Professor Hugh Pennington, a bacteriology expert, explains what C.diff is and how hands are the bugs "best friends".
What is Clostridium difficile (C.diff)?
Clostridium difficile is a member of a large group of bacteria, the clostridia, that grow in the absence of oxygen and are able to form heat-resistant spores.
C.diff is a very tough bug that lives in people's intestines. It is common in young children and in people over the age of 75.
When does it occur?
It becomes a problem when a person's normal gut flora is disturbed, for example during antibiotic treatment. As well as doing its job to get rid of harmful bugs in the body, antibiotics also zap away the "friendly bacteria".
Why is C.diff such a problem?
There are very few antibiotics that are effective against C.diff and relapses are common after antibiotic treatment. Without the aid of "friendly bacteria", the C.diff grows and produces poison.
How does it spread?
C.diff is very clever in that it makes spores which are very tough. They can last in the environment for years.
Spores can be spread in the wind, but C.diff's most efficient means of transport are the hands.
It is very easy for the bug to get on the hands and once the hands touch the mouth, it is then very easy for it to travel to the gut.
What is it resistant to?
The bug can withstand heat. It can survive disinfectant and it does not mind alcohol.
What are the symptoms of C.diff?
Symptoms of the bug include mild to severe diarrhoea, blood-stained stools, fever and abdominal cramps.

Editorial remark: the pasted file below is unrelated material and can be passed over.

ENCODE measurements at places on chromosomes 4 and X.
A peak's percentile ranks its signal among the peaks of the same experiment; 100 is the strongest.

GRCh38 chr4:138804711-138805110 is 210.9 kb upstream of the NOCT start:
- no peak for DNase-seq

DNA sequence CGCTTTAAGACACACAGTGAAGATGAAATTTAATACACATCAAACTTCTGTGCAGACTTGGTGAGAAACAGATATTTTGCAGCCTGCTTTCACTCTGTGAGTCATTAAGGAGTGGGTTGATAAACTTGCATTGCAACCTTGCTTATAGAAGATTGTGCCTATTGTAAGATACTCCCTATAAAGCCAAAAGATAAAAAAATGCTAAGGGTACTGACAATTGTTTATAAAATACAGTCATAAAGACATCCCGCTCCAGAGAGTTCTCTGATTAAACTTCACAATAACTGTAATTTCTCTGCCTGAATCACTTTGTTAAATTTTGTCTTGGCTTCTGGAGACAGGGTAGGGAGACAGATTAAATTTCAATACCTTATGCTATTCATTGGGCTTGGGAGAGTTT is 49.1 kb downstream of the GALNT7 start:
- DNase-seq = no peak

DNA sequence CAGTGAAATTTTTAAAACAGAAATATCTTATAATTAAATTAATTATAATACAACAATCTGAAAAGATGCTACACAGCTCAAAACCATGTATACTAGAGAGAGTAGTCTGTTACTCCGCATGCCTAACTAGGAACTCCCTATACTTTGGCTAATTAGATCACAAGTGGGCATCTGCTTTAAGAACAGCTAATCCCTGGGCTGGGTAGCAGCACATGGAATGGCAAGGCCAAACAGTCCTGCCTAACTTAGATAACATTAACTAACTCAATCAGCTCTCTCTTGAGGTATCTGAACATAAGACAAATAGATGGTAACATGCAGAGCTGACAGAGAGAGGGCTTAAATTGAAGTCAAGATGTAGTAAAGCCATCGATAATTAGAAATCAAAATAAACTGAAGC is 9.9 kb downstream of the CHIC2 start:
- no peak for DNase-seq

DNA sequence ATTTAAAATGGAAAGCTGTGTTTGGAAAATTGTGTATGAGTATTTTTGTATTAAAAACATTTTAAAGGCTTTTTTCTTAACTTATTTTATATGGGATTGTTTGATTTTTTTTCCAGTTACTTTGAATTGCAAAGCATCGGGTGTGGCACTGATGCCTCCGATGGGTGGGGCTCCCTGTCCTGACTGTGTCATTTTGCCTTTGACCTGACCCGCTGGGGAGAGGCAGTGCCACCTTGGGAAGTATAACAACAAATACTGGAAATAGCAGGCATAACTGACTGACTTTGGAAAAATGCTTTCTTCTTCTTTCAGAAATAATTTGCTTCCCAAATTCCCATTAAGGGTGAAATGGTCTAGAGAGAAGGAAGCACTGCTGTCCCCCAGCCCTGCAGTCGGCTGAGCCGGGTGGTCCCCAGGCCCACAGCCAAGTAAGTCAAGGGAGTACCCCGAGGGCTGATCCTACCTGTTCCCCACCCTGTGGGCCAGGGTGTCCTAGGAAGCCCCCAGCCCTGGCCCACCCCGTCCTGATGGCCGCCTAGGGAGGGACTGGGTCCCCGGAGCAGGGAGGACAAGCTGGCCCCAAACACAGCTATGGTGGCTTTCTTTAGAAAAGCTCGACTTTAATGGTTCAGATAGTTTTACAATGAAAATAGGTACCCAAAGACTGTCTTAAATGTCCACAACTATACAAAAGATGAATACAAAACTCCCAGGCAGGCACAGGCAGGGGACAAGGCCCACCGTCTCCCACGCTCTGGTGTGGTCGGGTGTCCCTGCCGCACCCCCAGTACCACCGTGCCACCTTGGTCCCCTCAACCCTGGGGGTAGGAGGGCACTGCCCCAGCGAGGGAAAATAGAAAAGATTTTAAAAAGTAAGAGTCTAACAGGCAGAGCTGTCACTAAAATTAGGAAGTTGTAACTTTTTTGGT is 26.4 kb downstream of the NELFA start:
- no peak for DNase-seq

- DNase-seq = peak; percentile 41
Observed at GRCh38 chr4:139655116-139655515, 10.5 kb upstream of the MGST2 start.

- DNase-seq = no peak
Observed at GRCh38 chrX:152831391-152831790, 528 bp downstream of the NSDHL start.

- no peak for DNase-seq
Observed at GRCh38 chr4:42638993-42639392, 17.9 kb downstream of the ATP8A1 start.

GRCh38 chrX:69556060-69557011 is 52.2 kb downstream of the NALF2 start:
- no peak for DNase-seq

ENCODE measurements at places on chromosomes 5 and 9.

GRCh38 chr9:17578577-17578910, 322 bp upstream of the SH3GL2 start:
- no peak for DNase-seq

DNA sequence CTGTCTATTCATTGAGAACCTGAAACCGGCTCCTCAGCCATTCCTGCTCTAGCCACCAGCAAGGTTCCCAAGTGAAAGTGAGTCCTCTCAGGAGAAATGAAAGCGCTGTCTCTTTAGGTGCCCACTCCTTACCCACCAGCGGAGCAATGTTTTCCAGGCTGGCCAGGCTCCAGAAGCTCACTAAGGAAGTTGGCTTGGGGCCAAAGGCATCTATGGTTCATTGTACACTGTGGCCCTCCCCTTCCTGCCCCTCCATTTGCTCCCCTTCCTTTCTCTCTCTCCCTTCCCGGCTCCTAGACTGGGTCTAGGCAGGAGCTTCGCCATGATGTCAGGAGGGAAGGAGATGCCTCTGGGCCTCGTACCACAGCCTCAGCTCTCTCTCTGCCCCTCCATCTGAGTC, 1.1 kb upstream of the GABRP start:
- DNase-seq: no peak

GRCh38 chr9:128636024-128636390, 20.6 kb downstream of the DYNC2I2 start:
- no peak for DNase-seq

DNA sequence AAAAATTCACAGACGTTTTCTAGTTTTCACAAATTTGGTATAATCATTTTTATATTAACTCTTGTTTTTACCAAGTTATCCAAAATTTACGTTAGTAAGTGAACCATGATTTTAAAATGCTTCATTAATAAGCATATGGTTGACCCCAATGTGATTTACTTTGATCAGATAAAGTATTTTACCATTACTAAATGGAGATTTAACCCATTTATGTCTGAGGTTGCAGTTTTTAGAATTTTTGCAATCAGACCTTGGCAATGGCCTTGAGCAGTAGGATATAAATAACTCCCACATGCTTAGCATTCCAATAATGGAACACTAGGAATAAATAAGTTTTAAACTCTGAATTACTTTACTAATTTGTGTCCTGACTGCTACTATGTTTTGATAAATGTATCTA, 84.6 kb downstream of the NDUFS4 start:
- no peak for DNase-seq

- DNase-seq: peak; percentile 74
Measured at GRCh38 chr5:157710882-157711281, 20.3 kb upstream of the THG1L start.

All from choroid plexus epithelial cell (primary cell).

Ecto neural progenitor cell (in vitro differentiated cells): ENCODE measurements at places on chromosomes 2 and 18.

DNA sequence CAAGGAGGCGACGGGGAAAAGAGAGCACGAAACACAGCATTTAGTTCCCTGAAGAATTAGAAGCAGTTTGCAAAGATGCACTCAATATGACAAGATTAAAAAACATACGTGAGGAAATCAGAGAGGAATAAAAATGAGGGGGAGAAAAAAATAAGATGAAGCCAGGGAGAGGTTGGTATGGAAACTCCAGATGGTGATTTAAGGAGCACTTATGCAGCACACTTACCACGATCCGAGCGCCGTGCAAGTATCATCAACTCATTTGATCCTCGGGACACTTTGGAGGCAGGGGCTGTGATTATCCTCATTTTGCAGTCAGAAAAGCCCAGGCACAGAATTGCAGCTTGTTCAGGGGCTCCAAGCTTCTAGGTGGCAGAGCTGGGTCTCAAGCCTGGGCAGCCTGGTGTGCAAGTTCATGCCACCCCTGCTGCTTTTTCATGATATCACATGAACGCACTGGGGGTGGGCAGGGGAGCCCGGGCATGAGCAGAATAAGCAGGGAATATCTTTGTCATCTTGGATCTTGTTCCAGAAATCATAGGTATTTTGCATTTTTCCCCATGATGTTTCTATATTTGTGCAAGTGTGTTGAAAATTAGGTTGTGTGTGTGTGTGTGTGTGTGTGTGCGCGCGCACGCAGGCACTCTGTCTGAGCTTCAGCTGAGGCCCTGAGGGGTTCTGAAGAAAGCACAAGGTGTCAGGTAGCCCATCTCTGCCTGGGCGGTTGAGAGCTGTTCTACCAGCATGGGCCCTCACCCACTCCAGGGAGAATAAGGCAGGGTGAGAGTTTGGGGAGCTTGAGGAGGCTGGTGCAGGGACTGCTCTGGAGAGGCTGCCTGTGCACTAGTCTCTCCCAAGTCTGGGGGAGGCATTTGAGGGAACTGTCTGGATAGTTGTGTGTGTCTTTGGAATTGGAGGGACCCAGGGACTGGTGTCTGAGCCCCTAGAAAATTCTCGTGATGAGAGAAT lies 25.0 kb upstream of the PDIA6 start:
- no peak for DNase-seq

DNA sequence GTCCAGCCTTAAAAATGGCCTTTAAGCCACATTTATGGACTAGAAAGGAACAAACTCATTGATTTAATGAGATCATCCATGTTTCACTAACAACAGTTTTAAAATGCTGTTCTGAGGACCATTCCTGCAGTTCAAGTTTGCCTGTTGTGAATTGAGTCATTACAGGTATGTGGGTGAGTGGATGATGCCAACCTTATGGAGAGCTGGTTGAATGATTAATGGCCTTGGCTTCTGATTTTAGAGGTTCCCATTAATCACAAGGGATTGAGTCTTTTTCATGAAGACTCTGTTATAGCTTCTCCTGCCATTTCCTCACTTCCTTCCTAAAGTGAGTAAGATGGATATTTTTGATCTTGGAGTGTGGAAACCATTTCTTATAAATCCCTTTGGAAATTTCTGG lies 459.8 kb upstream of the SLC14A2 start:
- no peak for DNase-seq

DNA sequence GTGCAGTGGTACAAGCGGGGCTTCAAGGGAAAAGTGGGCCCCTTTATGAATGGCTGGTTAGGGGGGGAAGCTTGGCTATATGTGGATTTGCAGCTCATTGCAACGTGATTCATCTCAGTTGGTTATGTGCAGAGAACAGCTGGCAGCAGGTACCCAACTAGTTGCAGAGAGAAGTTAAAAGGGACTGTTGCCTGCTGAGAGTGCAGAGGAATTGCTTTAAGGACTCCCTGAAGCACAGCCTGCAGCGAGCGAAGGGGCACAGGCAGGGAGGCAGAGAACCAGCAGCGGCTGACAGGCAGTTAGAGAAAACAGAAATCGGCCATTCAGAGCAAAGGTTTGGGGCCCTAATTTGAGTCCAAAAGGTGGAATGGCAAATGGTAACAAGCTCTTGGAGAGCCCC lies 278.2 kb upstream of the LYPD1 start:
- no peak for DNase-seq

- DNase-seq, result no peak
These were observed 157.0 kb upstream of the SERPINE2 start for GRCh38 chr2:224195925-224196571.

These symptoms are usually caused by an inflammation of the lining of the large intestine. In rare cases, C.diff can cause peritonitis, an infection of the lining in the abdomen, blood poisoning and tears in the large intestine.
In very rare cases, a C.diff infection can be fatal. The risk of this is higher in elderly people and people who have other very serious health conditions.
Who is Professor Hugh Pennington?
Hugh Pennington is an emeritus professor of bacteriology at the University of Aberdeen.
Professor Hugh Pennington
He chaired a Scottish Executive established expert group following the E.coli O157 outbreak in central Scotland in 1996.
Prof Pennington also headed a public inquiry into the 2005 E.coli outbreak in Wales in which a five-year-old boy died.
He has also been credited with having made a significant contribution to the science and practice of medical microbiology, to the health of the nation and to public understanding of science.
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